The 2020 handicap series – the show must go on
The minutes of the BRR Committee meeting explained that we will be starting this year’s handicap competition as a virtual contest. All you have to do is complete a 5k run in the week between Monday 14th May and midnight on Saturday 19th May. You can run the usual course in Barking Park but any 5k course will do. Send your result to Trevor Cooper by personal message no later than noon on Sunday. If you can send a screenshot from Garmin Connect, Strava etc to verify your result, that would be helpful. Trevor will then combine the individual results, apply the handicaps, and issue the overall results. No £10 prize but then no £1 entry fee either! We’re hoping some of you will submit photos too. We’ll try and get an article in the B&D Post but, if not, your achievements will be captured in the blog. Depending how long the lockdown lasts for, we will continue with the virtual handicap races every fortnight.
You may have seen that the Horndon 10k has been cancelled for 2020 and has offered either an 80% refund of entry fees or to carry forward entries to 2021. For those of you who had entered and are trying to decide what to do, I thought I should let you know that we had already decided not to select Horndon as a Grand Prix next year, as it sells out so quickly that it is difficult to get a place. If many entries are carried forward from this year, it’s likely to be even more difficult. That said, I’m carrying my place forward as it’s always a good day out and I do so love running those hills!
Test your cardio strength
The latest copy of Runner’s World magazine includes a guide to home workouts. I’m sure most of you already have an exercise routine that you are following (and many of us are continuing to ‘enjoy’ Debbie’s high intensity interval training sessions), but the guide includes a seven fitness tests I thought might be helpful. I’ll share them over the next few weeks.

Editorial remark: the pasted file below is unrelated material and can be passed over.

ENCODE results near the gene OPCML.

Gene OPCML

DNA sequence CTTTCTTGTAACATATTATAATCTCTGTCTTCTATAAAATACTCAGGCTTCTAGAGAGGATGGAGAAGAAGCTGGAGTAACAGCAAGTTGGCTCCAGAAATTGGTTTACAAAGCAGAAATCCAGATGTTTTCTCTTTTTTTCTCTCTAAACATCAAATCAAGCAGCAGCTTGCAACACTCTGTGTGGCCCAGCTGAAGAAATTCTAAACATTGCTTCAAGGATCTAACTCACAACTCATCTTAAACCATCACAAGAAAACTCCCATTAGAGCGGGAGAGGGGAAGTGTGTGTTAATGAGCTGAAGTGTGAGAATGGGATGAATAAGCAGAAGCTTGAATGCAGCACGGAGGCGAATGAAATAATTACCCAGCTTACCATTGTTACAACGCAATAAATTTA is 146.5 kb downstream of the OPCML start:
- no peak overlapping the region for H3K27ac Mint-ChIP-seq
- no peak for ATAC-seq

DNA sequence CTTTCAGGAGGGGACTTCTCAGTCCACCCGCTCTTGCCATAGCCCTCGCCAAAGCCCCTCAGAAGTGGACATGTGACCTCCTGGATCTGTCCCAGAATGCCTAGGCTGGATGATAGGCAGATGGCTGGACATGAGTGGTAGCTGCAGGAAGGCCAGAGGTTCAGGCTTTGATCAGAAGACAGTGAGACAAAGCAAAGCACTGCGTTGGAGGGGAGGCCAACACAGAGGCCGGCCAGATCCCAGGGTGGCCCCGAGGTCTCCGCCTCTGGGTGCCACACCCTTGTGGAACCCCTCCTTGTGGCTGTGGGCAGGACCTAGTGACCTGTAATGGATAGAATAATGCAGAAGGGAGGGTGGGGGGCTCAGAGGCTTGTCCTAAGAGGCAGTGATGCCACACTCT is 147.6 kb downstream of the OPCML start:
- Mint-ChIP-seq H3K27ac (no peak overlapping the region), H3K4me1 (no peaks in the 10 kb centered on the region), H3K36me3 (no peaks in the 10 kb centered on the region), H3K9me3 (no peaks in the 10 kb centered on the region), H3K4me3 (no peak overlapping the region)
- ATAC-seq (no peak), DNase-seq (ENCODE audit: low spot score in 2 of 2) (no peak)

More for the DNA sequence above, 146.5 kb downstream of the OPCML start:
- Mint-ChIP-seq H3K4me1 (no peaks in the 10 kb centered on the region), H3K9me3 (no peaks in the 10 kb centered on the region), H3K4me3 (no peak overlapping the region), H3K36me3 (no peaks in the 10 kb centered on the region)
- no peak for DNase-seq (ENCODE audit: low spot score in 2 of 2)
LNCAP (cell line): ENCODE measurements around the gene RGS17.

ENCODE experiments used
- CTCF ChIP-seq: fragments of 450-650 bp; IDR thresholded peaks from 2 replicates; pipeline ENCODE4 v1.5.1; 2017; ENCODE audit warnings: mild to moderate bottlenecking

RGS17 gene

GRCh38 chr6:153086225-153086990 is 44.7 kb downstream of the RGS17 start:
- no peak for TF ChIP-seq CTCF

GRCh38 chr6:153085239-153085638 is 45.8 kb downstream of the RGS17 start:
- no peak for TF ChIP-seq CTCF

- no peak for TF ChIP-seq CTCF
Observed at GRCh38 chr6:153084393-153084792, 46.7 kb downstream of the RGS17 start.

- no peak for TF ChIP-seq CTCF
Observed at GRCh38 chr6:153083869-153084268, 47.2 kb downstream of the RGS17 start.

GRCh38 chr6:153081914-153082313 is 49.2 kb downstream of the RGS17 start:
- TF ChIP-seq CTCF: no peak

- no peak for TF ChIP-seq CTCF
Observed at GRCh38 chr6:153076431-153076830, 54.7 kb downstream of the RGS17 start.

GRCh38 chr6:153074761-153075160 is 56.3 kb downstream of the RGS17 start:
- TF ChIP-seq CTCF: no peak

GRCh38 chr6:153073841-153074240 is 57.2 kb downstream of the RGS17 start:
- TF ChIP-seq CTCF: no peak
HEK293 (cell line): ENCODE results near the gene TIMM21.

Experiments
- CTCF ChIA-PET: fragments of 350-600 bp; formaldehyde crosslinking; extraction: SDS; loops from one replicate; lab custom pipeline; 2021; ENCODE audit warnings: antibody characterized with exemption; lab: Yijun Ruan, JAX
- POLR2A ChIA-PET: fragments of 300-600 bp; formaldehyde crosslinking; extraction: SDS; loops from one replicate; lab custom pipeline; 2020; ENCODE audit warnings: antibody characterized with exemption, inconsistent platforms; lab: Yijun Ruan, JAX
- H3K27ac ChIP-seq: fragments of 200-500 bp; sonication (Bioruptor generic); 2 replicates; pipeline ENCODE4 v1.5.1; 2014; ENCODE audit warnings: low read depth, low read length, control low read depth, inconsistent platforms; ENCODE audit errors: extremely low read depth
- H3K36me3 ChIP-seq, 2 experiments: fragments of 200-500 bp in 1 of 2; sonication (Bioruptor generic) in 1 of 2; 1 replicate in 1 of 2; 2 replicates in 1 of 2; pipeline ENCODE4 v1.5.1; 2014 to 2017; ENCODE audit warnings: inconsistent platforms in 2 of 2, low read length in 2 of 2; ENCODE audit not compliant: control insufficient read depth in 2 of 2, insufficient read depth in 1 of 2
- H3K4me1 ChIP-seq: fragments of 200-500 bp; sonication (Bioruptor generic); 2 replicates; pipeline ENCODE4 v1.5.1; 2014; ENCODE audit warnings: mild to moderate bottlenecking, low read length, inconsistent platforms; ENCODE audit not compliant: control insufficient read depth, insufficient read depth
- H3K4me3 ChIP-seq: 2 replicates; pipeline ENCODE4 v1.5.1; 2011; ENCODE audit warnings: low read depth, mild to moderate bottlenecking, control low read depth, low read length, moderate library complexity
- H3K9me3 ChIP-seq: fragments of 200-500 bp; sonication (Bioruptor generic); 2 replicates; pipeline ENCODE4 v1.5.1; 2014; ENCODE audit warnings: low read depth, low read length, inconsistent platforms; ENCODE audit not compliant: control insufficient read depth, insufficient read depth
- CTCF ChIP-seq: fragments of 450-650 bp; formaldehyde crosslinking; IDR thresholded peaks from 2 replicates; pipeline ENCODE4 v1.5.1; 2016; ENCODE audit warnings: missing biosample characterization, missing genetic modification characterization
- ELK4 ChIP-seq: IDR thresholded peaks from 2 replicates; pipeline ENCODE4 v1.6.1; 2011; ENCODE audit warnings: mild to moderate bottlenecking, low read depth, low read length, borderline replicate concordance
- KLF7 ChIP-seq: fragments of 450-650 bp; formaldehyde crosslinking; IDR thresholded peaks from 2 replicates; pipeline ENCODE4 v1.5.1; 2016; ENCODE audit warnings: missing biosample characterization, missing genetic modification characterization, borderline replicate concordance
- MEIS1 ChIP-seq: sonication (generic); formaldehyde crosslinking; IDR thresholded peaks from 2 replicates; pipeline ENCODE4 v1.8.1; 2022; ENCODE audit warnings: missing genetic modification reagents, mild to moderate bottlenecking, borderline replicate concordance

The first is a test of your cardiovascular strength. A strong heart can pump more blood with each beat, delivering more oxygen to your muscles so they can perform at their best. The photo shows how you can test if your current cardiovascular strength is fair, good or great. Give it a go, and then try some hill work to improve your strength whatever your current level of fitness. As Rob has mentioned on WhatsApp, the hills in Mayesbrook Park near Lodge Avenue are great. After warming-up, run uphill at just under 10k pace, then jog slowly back down. Repeat six times if you are rated as fair, eight times if rated as good or ten times if rated as great.
Talking of strength, well done to the Coopers (Cristina and Trevor) who have been busily competing against each other in the international Ironman Virtual Club. The Club is holding a series of virtual races consisting of a 5k run, 90k cycle and 21k run. Cristina completed VR5 in 5.49.24 (I couldn’t find a result for Trevor). Other members have been busy taking part in the more gentle parkrun-a-word challenge (completing a run that includes road names the first letters of which than spell out a parkrun-related word). So far we have run parkrun, barcode, and marshal.
Virtual Training Plan
This week’s plan (here) includes a timed 5k run in the schedule for anyone that wants to do it (good preparation for the virtual handicap race next week). The focus for this week is driving from the hip/glutes. Driving from the hips happens from the moment your foot hits the floor and comes under your hips until the moment it leaves the ground again and goes into the ‘recovery phase’. This is the part of your stride that creates propulsion and the more power you put through this stage the faster you will be. Your glute (bum) is your strongest muscle so it’s important to use it at this stage. A large part of being able to have a good hip/glute-drive is flexibility in the hips, which allow for your legs to extend fully behind you (followed by your knee then ankle) and push off from the ground. If you don’t have the flexibility you will invariably have quicker and shorter strides and rely on your hamstrings, calves and ankles to generate power which increase the chances of calf and tendon issues in the lower leg. Hips also cushion the forces from your lower body and upper-body when running, and having good strength and flexibility in this are stops your upper body from moving around when you are running which again affects the stride. Exercises for strengthening your hips include single leg deadlifts (good for balance, too), side lying leg lifts, and single leg bridges.
And finally…Barking portrait club
My favourite battle of the week has definitely been the battle of the portraits. So hard to choose between Dennis’ self-portrait and Paul Withyman’s portrait of his friend.